Elsa had the dream again.
He was a strong man, who worked with his hands. He stalked towards her like a hunter towards its prey, calm and sure of himself. His hands were warm against her cold skin, and her normally sluggish heart beat a quick tempo in her chest.
She felt foolish when she woke up. She was twenty-seven years old, and shouldn’t have been having such dreams. She cloaked herself in ice, a high collared dress with long sleeves that draped down, all held together with her magic. She fashioned a new crown of ice, like she wore most days, though the design of it changed based on her whims. It was a better symbol of her position within the kingdom than the royal jewels could ever be.
She took a breakfast of boiled eggs and preserved meats in library while she went through her correspondence, reading letters from distant lands. It was a pile of requests for aid, offers for alliance, and some of the false friendliness that royalty seemed required to send each other.
Elsa kept a part of her power attuned to the weather, which she had at least partial control over. She had never gotten the hang of making winds, though she’d heard it theorized that she could accomplish it by chilling and heating large volumes of air. Heating things always felt unnatural to her, a part of her power that didn’t seem to quite fit. She’d never again been able to accomplish the reversal that she had done when she’d kissed Anna, when Arendelle’s bay had gone from solid ice to clear water in a matter of hours, and the snows had melted in the space of a day. She could keep the weather mild though, and spare her people the storms.
“Something’s wrong with Olaf,” said Anna. She leaned against the doorway to the library, with her hands folded in front of her. If Elsa hadn’t aged a day since her coronation, the same couldn’t be said for her sister. Anna had just been a girl of eighteen then, young and naive. She’d saved the kingdom, and had fallen in love with Kristoff. Anna had promised to take things slow with him, to not rush in as she did with everything, but then they’d gotten married six months later, and had their first child five months after that. If Anna weren’t beloved by everyone, the people of Arendelle might have done the math and frowned in disapproval. Motherhood had changed her some, and calmed her. Now her face was beginning to show subtle lines and wrinkles, and there were few who would call her girlish – she was womanly now, less carefree than she’d been before, but still quick to smile and make jokes.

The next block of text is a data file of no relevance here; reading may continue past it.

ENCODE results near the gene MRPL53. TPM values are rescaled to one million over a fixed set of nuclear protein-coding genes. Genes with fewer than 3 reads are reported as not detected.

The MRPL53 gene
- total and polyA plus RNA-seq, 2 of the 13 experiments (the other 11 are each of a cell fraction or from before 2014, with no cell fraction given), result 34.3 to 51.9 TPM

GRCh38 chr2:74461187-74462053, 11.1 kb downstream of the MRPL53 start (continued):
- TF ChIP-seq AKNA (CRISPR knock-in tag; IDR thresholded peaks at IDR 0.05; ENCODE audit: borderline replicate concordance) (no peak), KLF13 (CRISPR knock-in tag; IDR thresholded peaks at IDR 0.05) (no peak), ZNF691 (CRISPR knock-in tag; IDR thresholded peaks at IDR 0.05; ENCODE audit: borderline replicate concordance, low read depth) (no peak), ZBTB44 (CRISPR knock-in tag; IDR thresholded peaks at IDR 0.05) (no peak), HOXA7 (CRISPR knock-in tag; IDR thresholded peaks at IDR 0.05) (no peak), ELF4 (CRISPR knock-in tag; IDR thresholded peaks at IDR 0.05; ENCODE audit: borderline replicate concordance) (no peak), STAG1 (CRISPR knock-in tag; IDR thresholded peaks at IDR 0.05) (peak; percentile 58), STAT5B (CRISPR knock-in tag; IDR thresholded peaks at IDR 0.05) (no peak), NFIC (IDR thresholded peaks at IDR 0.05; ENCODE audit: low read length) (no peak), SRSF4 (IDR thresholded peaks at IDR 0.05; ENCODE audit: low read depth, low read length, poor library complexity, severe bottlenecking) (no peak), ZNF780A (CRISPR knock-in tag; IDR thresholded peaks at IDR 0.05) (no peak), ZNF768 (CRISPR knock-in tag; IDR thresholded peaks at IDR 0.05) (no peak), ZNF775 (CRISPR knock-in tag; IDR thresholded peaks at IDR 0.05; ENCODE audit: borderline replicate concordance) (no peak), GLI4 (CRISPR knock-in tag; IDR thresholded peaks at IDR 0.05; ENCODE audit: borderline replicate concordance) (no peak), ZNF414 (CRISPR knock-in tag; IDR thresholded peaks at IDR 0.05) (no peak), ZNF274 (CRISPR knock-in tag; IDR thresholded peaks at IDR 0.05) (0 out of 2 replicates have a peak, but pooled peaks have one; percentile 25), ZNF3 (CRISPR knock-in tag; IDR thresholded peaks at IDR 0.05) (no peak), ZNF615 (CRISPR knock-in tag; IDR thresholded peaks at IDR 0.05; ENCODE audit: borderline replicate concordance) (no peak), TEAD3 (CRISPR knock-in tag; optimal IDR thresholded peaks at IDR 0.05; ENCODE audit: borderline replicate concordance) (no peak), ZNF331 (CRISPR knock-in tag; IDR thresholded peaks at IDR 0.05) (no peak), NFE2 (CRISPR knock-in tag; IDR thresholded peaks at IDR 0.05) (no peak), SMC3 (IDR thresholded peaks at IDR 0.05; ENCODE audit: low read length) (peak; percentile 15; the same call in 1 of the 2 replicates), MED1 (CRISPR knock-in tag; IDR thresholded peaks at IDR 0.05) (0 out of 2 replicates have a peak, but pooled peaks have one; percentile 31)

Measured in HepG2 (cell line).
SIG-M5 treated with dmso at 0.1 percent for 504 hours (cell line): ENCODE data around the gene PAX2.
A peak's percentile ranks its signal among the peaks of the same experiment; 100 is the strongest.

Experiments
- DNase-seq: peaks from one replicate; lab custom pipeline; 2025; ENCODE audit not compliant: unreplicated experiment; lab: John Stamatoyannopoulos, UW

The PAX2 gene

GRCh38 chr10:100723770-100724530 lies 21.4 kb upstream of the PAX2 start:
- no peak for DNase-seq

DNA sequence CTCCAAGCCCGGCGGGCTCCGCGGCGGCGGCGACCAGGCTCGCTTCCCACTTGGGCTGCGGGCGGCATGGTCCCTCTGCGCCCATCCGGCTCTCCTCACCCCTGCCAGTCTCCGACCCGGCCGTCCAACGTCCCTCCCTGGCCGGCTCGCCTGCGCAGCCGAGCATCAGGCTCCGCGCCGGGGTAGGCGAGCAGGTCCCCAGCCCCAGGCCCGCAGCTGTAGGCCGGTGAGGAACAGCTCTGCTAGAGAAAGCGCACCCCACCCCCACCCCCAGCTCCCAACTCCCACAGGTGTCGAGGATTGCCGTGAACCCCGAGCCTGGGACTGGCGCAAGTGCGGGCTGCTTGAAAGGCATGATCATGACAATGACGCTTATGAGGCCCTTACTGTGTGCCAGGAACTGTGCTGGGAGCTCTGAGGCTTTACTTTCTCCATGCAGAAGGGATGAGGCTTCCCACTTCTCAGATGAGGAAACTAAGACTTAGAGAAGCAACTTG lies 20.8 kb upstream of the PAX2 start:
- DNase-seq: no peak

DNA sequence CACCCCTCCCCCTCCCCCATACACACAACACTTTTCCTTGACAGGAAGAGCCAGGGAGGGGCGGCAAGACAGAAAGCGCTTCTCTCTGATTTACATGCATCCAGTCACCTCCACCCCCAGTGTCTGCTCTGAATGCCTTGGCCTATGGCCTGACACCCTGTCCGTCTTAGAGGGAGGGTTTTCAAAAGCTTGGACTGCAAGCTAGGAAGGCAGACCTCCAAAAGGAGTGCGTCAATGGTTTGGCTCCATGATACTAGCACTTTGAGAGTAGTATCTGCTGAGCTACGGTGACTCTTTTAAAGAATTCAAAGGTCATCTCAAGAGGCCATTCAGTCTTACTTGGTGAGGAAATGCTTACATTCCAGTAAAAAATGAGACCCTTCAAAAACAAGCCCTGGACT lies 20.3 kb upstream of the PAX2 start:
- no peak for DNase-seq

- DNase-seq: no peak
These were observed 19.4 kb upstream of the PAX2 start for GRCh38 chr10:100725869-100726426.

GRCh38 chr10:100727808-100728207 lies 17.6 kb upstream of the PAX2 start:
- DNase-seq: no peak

“Wrong?” asked Elsa, as innocent as could be.
“He’s reading to the kids,” said Anna.
“He can’t read,” said Elsa. She set down the letter she’d been reading. “Or at least, he’s never been able to before.”
Anna’s two oldest children were four and five, with the youngest still just a baby. They had their own rooms at the palace, far away from where the serious business of governance went on. Anna and Kristoff had talked about moving to the country somewhere several times, but that idle talk had never resulted in concrete action, for which Elsa was grateful.
Anna and Elsa watched as Olaf read to the children. He had the book upside down, but seemed to be reading the words all the same. It was a children’s book that recounted the story of a devil that made a cursed mirror, and from what Elsa could tell the words he was saying matched the story she remembered. When the children saw her, they got up from their seats on the floor and rushed to hug Elsa around the legs.
“Auntie Elsa!” cried Bjorn. “How come you never come to visit us?”
“I came to visit three days ago,” said Elsa. She knelt down and wrapped both children in a hug. “We had tea together, do you remember?”
“But it was so long ago!” said Gerda.
“I sent Olaf as my emissary,” said Elsa with a smile. “Isn’t that right Olaf?”
“Yeppers!” said Olaf. Whatever changes had happened in his head, he wore the same dopey grin as before.
“Olaf, when did you learn to read?” asked Anna.
“Yesterday,” said Olaf. “It’s pretty easy when you realize that all of the words are made up of letters.”
“Olaf, you’re holding the book upside down,” said Elsa.
Olaf looked down to where his branches grasp the pages. “Am I?” he asked. “What does it say when it’s the right way up then?”
“It says the same thing,” said Elsa, “You read from top to bottom and left to right.”
“Ooooh,” said Olaf. He paused for a beat. “I don’t get it.”
“Nevermind,” said Elsa. She looked down at the children. “Go listen to uncle Olaf read you a story.”
“But you’ll stay to play with us?” asked Gerda.
“Of course,” said Elsa. “There are just a few things that your mother and I have to discuss, we’ll be just outside.”
The children went back to sit next to the snowman, while Elsa and Anna walked a short distance down the hall.
“You’re unhappy,” said Anna. It was more of a statement of fact than a question.
“I’m … I have a lot going on in my life,” said Elsa.
Anna put her arm on her sister’s shoulder. “I care about you, you know that. And with your power, your emotions can sometimes play into how it expresses itself. I worry about you.”
“My power is fine,” said Elsa. “I have it under control. I use it so much now that it’s practically second nature to me. The power wants to be used, and so I use it.”
“What’s going on with Olaf then?” asked Anna.
“I changed him,” said Elsa. “Just a little. I tried to make him smarter. It was the duke’s idea.”
“The duke of Weasel Town?” asked Anna.
“Weselton,” said Elsa, though they’d had this conversation a half dozen times before.
“But they raise weasels,” said Anna, “It’s got to be Weasel Town.”
“They raise civets for their musk,” said Elsa.
“And a civet is a type of weasel,” said Anna proudly.